The son did go out to take a look later that very afternoon – and saw with his own eyes: All the young wheat was withered and dying!

More haste, less speed. Got to let nature take its course, however slow a process that may be.

Alright, here are present-day examples of situations where people wonder whether they should let nature take its course:

1. For the past 30 years, the “Grand Bargain” on the economy that everyone seems to be talking about today consisted of America’s plutocrats telling America’s workers that in exchange for keeping wage growth virtually flat workers would be given outstanding terms on credit. That way, said the plutocrats, everyone wins: The workers would be able to maintain their standard of living and “purchasing power”; investors would get bigger returns on capital thanks to suppressed labor costs; and a US domestic economy based overwhelmingly on consumption would get to keep its consumers willing to shop ’til they dropped -- even if the reason for their collapse was the weight of all that accumulated household debt the New American Economy was urging consumers to lug around.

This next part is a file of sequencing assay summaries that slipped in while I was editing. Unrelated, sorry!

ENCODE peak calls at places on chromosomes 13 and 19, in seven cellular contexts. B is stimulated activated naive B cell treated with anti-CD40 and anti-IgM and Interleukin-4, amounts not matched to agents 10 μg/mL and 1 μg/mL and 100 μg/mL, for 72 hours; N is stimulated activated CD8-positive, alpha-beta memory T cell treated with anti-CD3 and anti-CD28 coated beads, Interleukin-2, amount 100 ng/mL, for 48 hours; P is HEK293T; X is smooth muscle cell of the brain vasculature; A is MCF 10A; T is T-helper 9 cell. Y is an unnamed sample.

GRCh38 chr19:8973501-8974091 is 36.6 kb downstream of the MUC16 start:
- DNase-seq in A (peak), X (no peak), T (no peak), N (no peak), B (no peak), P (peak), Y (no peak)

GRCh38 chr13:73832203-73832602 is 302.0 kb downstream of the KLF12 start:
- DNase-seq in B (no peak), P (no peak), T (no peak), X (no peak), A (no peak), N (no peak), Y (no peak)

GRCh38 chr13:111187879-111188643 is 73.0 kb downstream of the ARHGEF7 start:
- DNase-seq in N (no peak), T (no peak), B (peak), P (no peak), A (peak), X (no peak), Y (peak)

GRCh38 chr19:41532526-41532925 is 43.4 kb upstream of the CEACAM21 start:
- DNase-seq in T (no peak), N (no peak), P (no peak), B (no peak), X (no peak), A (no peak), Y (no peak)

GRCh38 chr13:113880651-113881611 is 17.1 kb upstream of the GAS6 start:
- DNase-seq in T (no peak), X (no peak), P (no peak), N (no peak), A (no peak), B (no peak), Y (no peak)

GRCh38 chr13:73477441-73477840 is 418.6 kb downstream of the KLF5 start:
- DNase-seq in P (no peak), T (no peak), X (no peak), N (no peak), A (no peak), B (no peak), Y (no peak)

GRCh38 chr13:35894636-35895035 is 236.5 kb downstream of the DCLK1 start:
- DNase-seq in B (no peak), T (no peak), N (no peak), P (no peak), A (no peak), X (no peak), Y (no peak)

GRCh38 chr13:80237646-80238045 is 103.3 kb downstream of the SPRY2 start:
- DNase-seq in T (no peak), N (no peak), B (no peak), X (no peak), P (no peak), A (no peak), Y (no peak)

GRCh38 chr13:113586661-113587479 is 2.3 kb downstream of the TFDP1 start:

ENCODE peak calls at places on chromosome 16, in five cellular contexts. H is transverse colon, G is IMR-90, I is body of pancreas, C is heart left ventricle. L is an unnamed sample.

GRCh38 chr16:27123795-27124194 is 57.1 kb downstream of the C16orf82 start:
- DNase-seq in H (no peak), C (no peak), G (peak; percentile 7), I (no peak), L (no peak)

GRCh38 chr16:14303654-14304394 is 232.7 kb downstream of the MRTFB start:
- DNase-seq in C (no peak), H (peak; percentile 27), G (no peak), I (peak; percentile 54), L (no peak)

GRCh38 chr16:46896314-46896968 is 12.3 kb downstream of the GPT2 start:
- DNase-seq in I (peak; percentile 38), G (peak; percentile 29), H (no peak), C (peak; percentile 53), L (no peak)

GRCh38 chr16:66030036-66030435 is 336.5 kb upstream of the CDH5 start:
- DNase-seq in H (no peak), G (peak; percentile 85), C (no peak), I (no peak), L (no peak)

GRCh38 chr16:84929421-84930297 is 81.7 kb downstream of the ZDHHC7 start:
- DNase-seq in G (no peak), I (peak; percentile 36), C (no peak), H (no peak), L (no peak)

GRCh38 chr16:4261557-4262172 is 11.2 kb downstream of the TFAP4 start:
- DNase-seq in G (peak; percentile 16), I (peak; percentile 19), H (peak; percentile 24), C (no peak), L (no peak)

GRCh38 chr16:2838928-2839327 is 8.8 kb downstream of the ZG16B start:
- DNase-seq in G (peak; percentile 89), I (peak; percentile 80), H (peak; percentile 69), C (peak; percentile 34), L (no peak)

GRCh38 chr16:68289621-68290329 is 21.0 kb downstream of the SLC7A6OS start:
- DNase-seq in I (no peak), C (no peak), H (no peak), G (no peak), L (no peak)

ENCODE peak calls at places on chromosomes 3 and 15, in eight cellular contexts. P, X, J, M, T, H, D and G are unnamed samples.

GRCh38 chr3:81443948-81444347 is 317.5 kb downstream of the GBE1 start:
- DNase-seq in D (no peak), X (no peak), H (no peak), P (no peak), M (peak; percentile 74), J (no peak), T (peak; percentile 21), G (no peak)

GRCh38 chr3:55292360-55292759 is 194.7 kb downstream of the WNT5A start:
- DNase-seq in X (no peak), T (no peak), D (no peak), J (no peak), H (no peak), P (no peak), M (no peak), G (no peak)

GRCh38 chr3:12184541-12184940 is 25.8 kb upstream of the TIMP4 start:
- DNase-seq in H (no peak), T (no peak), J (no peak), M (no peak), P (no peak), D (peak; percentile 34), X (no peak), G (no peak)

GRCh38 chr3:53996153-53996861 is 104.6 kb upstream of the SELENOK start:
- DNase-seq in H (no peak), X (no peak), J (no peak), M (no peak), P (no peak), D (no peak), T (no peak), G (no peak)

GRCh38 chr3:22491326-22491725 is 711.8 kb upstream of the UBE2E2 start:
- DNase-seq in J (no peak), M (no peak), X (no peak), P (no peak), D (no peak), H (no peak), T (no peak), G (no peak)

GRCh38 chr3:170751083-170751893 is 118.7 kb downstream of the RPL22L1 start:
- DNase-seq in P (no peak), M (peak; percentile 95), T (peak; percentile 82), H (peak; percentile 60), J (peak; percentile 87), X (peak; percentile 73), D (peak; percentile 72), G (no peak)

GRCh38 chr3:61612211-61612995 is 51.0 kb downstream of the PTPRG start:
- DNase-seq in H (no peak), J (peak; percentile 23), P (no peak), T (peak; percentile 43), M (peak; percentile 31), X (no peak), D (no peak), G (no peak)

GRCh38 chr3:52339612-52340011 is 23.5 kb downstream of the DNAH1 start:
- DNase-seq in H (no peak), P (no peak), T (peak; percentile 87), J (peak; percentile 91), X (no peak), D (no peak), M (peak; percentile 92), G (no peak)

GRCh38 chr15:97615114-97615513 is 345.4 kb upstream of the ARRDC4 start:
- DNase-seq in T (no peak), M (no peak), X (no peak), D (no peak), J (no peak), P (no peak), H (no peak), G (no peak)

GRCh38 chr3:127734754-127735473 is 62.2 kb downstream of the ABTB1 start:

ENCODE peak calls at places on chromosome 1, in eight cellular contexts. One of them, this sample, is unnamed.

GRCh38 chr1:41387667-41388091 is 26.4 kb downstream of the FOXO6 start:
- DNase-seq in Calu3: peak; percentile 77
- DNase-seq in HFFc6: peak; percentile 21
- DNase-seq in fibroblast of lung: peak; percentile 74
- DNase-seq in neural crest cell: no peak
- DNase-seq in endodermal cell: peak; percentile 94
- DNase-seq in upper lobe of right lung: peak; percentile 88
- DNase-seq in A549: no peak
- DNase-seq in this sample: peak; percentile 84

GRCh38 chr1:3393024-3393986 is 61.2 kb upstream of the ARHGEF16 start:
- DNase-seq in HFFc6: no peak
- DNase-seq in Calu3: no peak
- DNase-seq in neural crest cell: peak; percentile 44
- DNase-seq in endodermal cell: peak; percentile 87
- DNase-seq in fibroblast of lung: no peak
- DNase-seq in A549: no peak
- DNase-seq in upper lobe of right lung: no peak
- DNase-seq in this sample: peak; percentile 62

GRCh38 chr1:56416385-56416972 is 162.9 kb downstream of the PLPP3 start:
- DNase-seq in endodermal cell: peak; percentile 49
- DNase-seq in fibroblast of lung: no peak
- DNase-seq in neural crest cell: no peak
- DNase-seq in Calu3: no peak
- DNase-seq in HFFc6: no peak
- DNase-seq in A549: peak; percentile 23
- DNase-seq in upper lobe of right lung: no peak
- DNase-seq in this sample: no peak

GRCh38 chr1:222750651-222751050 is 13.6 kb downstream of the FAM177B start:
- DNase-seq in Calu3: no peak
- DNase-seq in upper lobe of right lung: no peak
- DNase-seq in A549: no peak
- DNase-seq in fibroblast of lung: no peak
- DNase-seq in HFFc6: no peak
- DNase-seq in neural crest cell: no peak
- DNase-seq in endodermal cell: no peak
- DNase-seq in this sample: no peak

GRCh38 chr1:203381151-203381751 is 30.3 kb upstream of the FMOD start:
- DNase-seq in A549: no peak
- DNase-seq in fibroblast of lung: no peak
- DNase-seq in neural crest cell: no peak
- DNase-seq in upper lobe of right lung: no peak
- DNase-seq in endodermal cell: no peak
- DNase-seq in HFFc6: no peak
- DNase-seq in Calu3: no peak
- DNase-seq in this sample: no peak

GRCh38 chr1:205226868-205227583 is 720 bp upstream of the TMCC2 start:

And now that the music has stopped and it’s time to pay the piper, the airwaves are thick with calls for “shared sacrifice” emanating from the very same oligarchs and “austerity hawks” who got us into this mess in the first place.

And by “shared” they don’t include “job creators” like themselves.

It’s apparent from reading their press that, according to free market conservatives, if America was suffering a traditional business cycle recession then counter-cyclical Keynesian fiscal stimulus measures might do the trick to shorten its duration.